Sonnyjim’s down-among-the-dead-men flow casually picks off opposition while going through his inventory of assets and gastronomic indulgences. That ‘Mud In My Malbec’ lives in a world of pretty rich funk with a touch of folk intrigue, only heightens the I-can-you-can’t experience. Grimy glamour from a wily operator that the average ear can’t handle. At the peak of obnoxiousness on ‘the gangumentary of the century’, Sleazy F Baby rocks an ‘All Blahk Tracksuit’ monogrammed with IDGAF, a one more posse threat overwhelming hazardously grubby beats.
“Verbalist journalist” Invokal gives his all on ‘Collaborations’, the Brighton rhymer passionately reporting every last word when closing the gap between fact and fiction. At home with both crashing backdrops and considered beats, his collection of team-ups goes from hip-hop to a musical medley. Theatrical, yet never one to take a dive. Two more perfect examples of a clear cut, UK sound next, with Broken Poetz’ ‘Soul Searching’ precisely holding it down between boom-bap margins, and ‘The Tone & Smyth Show’ by Tony D and Locksmyth giving a value for money performance with a touch of gloss.
The rugged wisdom of Ugly Heroes graduates from the school of hard knocks on ‘Everything in Between’, taking nothing for granted and taking pride in doing themselves and the game absolute justice. The generously curmudgeonly trio of Red Pill, Apollo Brown and Verbal Kent – alma mater motto: “self deprecator/doing haters a favour” – won’t bullshit you, safe in the knowledge that the cream will always rise to the top.
Walkman blasters Lessondary present ‘Ahead of Schedule’, pushing strength in numbers inside a snappy half hour set of true flavoured soul food. The industry-aware ‘The Art of Saying No’ scoops hook of the month as well, as likely to shush front rows as it to gee ‘em up. On a yellow shade of mellow, Vritra’s ‘’Yellowing’ is the former Pyramid schemer blending ATL and LA scenes into a left of centre drowse, tricky to solve like a greasy Rubik’s Cube. Lo-fi, hi-tech hip-hop in its own zone, for dark, sticky sessions with enhancements to hand. Ill Bill is back on the butchers block with ‘Septagram’, a swift half hour hatchet job that still leaves plenty of time to pledge eternal damnation. Favoured goons Q-Unique, Goretex and Slaine help oversee the ritual of heavy metal hip-hop spun with celestial malevolence.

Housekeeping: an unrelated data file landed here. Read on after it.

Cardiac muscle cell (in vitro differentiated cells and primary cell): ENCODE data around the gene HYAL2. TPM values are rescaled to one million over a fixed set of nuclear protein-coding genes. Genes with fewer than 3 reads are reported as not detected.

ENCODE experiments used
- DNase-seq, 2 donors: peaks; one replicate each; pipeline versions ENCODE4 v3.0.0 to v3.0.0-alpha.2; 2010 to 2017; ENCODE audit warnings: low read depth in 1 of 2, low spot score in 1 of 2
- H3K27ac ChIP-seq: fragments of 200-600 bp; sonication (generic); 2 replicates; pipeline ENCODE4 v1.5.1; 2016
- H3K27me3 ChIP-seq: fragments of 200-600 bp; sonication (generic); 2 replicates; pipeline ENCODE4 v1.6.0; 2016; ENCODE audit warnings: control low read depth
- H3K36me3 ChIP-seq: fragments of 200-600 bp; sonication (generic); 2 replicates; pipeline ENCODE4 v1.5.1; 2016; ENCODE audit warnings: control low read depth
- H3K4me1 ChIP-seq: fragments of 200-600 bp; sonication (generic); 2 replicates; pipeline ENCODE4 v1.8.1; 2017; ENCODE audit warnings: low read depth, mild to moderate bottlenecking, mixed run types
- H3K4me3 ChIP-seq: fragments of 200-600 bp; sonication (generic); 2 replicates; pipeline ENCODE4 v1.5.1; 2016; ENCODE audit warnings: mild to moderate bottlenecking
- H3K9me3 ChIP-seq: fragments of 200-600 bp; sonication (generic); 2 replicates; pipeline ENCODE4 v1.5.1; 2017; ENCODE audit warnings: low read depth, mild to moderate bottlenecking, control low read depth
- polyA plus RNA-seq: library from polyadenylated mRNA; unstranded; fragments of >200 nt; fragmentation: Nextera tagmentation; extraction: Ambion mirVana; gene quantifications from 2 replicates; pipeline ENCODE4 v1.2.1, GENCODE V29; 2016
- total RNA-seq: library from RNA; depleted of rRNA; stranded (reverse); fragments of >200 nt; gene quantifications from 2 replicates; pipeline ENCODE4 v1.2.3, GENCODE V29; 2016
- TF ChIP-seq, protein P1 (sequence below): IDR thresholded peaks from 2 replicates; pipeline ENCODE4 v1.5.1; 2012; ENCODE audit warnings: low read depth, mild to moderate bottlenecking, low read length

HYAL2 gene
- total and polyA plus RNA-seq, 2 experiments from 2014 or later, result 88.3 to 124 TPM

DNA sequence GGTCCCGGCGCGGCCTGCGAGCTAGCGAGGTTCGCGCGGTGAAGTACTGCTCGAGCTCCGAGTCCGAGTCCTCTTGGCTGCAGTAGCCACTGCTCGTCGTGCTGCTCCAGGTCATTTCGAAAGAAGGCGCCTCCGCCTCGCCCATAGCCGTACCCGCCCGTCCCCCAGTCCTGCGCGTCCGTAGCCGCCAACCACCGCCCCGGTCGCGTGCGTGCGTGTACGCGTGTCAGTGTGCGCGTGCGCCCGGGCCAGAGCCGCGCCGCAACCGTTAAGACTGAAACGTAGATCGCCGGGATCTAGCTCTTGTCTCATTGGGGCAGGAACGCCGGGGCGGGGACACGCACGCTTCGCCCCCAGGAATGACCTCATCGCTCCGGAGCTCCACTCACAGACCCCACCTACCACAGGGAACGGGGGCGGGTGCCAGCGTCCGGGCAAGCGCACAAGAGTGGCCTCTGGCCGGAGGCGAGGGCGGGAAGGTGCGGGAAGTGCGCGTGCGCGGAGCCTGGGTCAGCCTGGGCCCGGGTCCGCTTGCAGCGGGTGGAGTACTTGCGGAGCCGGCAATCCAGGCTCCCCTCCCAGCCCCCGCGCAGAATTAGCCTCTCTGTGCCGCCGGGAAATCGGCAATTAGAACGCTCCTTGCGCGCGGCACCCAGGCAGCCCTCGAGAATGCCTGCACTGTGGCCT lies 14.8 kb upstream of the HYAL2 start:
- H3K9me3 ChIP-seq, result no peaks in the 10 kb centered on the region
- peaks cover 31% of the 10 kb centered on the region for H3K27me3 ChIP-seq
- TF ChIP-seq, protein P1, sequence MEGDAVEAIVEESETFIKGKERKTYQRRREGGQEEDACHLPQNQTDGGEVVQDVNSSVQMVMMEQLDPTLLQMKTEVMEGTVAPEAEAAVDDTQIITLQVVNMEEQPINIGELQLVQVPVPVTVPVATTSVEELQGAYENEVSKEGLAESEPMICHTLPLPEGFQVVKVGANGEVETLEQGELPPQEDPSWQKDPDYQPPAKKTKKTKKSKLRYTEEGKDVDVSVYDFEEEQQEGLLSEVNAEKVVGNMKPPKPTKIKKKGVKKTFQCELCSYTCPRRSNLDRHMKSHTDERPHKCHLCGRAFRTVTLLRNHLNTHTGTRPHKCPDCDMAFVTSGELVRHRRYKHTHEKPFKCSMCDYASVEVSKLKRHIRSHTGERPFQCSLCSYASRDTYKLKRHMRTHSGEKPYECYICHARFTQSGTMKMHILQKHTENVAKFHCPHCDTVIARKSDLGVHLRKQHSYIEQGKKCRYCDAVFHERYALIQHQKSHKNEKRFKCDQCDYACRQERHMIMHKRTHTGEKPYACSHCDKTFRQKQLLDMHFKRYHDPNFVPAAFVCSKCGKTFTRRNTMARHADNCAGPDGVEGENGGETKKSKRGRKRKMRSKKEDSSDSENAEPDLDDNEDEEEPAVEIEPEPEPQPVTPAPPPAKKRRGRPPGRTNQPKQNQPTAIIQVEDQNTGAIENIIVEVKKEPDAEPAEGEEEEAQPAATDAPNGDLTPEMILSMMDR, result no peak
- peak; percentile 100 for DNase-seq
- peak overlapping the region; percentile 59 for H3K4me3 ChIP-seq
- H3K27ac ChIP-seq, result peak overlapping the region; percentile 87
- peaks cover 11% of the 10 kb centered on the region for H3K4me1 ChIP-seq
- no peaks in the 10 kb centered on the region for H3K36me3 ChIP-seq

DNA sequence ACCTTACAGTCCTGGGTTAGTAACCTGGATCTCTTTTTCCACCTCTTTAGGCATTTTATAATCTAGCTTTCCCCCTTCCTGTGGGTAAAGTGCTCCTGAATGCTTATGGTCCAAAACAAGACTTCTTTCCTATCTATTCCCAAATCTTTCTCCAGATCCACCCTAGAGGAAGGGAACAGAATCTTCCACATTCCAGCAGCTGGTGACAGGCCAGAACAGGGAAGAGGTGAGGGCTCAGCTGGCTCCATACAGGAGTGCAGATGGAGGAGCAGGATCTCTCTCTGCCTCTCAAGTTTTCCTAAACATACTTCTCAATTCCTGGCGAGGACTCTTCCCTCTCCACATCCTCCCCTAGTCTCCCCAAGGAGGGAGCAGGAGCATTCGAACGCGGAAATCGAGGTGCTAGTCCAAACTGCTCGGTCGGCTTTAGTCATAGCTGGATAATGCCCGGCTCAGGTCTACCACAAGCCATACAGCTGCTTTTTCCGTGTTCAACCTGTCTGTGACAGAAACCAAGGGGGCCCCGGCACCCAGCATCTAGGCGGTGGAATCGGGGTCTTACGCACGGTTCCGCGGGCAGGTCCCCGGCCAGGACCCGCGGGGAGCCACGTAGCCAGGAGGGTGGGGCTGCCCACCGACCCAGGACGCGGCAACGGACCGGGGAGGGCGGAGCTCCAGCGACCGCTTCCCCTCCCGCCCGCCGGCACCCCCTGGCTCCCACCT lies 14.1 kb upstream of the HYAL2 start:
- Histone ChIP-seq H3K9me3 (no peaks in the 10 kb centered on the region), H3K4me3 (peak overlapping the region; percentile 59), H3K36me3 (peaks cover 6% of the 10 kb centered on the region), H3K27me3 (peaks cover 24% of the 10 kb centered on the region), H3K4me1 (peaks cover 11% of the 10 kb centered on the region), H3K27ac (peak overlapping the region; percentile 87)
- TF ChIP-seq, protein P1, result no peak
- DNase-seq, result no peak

Long drive ahead? On foot through the streets? On a mission? Keep Jewels Hunter’s ‘Footnotes of a Jewels Hunter’ within reach. Out of Seattle, jazzy angles get worked over before powerful bursts make statements that don’t shirk responsibility. On the graveyard shift but getting by with woozy keys and velvet, star-wishing vibes, Yogisoul’s ‘By Nights’ is very much pro-neo, with emcees adding moonlight spit and crackle to keep you from drifting. Sunup/sundown hip-hop, pouring nightcaps the right way.
A double header of boom bap karate chops from Manchester’s Matt Kuartz ensures ‘A Little Samurai Soul’ goes a long way to satisfying your instrumental itches. Big beats, luscious licks, no tricks, disciplined to bruise and bless your boombox. Disciples of alt-hop troublemakers New Kingdom have Mongrels duo Kid Acne and Benjamin to thank for throwing down a 20th anniversary mix of the NY crew’s wild ride ‘Paradise Don’t Come Cheap’. Did we mention the changeable nature of the weather? Leave it to Jazzy Jeff and MICK, the sundance that is ‘Summertime vol. 7’ welcoming everyone from Norah Jones to Nas, Eric Clapton to Birdman, 50 Cent to Hall and Oates. Simply laid out all in a row and well up for guilty pleasures, the names speak for themselves.
This month’s easiness on the eye: Fliptrix, Durrty Goodz, RA the Rugged Man, Chillman and Dabbla.